- German capital could get discount routes using Airbus A330s
- Carrier ended intercontinental services from city in 2001
Deutsche Lufthansa AG may offer long-haul flights from Berlin for the first time in a decade as Europe’s second largest carrier expands its low-cost arm.
Eurowings is looking at stationing Airbus Group SE A330 wide-body jets in the German capital, Chief Executive Officer Carsten Spohr said at the city’s Tegel airport Monday. It’s already due to get seven of the planes by the end of next year for flights from Cologne to destinations including Dubai and Mauritius.
While Berlin is “one of the fastest growing air-travel markets in Europe,” three in four passengers fly for private rather than business reasons and are more price sensitive, making the Eurowings model ideally suited, Spohr said. Lufthansa’s last long-haul route from the city, to Washington, was scrapped in the wake of the Sept. 11, 2001, terror attacks.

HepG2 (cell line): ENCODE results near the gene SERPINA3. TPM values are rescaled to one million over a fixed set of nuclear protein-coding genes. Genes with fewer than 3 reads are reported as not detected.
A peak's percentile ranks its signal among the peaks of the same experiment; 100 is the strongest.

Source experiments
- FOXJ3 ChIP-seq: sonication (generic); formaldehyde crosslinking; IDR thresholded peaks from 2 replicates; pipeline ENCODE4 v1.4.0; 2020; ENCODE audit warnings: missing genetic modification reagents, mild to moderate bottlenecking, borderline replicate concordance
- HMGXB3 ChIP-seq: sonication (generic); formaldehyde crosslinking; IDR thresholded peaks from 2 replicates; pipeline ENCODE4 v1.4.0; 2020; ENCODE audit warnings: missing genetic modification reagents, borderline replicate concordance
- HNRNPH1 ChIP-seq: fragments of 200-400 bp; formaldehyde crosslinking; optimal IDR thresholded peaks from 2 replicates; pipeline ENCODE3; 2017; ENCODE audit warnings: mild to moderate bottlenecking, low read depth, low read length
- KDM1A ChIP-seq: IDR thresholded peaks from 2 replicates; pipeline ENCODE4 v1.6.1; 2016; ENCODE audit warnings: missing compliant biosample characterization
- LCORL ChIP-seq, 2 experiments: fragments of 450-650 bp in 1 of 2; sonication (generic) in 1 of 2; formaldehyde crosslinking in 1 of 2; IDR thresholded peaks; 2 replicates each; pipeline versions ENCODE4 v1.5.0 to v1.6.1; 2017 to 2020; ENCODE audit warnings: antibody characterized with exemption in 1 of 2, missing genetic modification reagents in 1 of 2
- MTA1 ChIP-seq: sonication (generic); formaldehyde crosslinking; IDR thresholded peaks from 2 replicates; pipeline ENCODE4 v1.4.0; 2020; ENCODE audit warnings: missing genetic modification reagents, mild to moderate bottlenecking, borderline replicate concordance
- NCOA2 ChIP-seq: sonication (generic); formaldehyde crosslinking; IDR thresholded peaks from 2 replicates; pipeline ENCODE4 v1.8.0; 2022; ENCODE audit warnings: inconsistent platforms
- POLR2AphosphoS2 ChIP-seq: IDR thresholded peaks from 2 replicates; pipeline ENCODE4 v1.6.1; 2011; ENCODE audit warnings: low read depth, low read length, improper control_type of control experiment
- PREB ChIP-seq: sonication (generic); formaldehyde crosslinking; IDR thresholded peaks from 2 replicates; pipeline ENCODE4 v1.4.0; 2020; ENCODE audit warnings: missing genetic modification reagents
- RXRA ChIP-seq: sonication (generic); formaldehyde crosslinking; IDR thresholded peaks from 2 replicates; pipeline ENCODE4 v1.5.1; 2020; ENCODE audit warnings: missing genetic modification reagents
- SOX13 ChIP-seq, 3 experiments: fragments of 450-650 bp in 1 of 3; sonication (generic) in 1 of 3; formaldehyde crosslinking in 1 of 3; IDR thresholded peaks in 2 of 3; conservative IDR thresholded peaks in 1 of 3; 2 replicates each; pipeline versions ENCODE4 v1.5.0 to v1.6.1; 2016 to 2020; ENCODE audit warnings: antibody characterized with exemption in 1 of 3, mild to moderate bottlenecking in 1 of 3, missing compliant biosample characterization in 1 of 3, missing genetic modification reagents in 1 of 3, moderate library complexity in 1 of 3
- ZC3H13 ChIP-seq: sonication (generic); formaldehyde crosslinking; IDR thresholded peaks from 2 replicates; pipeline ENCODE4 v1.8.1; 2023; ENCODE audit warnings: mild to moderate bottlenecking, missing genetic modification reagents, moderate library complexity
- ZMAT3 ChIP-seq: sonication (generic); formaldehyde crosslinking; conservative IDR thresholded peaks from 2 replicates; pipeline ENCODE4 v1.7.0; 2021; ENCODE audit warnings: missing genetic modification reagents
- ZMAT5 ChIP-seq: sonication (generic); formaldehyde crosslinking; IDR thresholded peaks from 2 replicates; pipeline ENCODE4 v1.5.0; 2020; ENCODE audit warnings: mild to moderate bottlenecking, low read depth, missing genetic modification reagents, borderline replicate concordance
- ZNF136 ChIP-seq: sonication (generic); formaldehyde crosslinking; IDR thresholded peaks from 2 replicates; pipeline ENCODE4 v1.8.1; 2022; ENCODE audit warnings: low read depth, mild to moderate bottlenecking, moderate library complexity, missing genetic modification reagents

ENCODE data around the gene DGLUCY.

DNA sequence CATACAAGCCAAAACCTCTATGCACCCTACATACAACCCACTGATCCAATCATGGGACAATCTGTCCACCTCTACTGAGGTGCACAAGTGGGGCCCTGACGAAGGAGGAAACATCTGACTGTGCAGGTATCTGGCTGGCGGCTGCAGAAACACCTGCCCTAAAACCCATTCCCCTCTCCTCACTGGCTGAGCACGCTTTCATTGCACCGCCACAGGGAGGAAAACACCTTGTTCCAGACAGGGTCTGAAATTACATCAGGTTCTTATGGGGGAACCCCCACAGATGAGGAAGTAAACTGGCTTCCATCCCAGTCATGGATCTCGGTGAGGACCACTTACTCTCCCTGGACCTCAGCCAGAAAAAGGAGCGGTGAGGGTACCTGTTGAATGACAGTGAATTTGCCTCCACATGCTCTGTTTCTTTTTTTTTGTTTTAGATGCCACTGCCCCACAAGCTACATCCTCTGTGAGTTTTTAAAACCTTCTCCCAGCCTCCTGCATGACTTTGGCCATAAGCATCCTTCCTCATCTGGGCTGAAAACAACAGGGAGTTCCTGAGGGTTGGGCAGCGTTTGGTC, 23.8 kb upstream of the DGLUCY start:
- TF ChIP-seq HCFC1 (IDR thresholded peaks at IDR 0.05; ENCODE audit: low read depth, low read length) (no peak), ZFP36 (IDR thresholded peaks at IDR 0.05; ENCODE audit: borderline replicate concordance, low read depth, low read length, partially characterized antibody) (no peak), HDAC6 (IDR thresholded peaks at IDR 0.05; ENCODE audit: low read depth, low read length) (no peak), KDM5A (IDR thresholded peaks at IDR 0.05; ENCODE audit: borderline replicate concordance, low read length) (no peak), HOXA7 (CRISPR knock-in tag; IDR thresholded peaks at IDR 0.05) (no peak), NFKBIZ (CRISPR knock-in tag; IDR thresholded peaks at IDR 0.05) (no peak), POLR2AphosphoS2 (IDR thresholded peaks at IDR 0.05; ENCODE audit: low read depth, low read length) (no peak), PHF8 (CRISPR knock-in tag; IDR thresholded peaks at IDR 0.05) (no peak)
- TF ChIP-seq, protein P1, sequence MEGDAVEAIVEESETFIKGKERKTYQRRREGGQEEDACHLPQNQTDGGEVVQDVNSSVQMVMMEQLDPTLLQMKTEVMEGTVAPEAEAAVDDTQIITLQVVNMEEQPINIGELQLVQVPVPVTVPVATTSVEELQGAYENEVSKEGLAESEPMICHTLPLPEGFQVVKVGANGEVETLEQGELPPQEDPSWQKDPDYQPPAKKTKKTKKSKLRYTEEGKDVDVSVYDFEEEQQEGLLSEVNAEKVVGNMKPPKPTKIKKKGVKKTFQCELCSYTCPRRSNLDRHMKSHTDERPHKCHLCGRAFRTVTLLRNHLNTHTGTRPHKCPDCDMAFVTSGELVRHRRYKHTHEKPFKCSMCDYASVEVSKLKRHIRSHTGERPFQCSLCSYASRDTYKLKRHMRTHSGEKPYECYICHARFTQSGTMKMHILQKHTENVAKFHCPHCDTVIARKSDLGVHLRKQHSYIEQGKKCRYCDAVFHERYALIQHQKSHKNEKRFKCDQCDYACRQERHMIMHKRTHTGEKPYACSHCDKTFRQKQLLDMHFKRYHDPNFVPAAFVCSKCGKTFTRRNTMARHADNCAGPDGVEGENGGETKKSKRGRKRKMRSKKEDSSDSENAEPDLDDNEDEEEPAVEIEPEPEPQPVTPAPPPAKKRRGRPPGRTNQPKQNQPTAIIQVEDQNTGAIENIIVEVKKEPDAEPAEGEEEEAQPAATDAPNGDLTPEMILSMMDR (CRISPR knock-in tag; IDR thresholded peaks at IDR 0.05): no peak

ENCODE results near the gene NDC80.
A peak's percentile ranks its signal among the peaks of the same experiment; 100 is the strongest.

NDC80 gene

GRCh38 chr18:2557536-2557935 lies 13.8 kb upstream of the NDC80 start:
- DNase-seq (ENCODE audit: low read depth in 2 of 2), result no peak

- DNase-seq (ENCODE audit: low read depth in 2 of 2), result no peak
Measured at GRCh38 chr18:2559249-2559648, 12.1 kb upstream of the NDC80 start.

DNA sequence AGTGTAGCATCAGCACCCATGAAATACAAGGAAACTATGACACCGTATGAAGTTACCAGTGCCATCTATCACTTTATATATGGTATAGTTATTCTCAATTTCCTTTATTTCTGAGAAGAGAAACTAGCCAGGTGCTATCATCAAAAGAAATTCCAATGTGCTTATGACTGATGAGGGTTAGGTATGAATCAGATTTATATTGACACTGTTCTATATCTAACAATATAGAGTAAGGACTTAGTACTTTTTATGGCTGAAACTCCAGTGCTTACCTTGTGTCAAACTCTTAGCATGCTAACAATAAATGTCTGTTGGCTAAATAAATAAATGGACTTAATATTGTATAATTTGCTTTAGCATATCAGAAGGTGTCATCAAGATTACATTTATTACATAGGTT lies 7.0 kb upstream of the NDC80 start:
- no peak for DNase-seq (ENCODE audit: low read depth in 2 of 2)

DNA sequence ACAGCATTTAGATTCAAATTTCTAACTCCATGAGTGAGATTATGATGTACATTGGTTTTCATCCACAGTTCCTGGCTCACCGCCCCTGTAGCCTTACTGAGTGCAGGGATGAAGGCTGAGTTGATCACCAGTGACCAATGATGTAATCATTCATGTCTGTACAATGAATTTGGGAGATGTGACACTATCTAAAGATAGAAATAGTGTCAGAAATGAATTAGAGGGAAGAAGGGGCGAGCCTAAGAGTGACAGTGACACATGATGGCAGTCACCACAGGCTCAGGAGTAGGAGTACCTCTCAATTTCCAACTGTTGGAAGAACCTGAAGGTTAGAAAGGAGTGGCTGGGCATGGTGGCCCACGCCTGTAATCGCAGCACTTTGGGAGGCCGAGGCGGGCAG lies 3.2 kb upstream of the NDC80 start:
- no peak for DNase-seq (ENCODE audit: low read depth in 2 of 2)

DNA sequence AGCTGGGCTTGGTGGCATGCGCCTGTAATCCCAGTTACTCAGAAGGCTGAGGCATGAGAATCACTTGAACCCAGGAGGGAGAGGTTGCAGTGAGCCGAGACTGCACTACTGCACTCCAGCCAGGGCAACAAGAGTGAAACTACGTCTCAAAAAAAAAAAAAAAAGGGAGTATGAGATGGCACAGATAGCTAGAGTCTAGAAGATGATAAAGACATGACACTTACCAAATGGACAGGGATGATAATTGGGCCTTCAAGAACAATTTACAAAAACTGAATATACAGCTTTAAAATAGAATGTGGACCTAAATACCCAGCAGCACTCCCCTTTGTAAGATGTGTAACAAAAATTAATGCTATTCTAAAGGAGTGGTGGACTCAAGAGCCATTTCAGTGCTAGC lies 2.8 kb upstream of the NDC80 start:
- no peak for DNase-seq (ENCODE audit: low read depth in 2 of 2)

In the short-haul market, a Berlin base would help Lufthansa take on Ryanair Holdings Plc, which re-introduced domestic German flights this year, as well as local rival Air Berlin Plc. Spohr, who last month split the company’s airlines into premium and low-cost groups, said completion of the new Berlin Brandenburg airport, delayed until 2017, is not a prerequisite for the plan.
Eurowings is set to take over all of Lufthansa’s European flights away from Frankfurt and Munich as Spohr seeks to sharpen competition with both low-cost carriers and rivals from beyond Europe led by the big three Gulf airlines.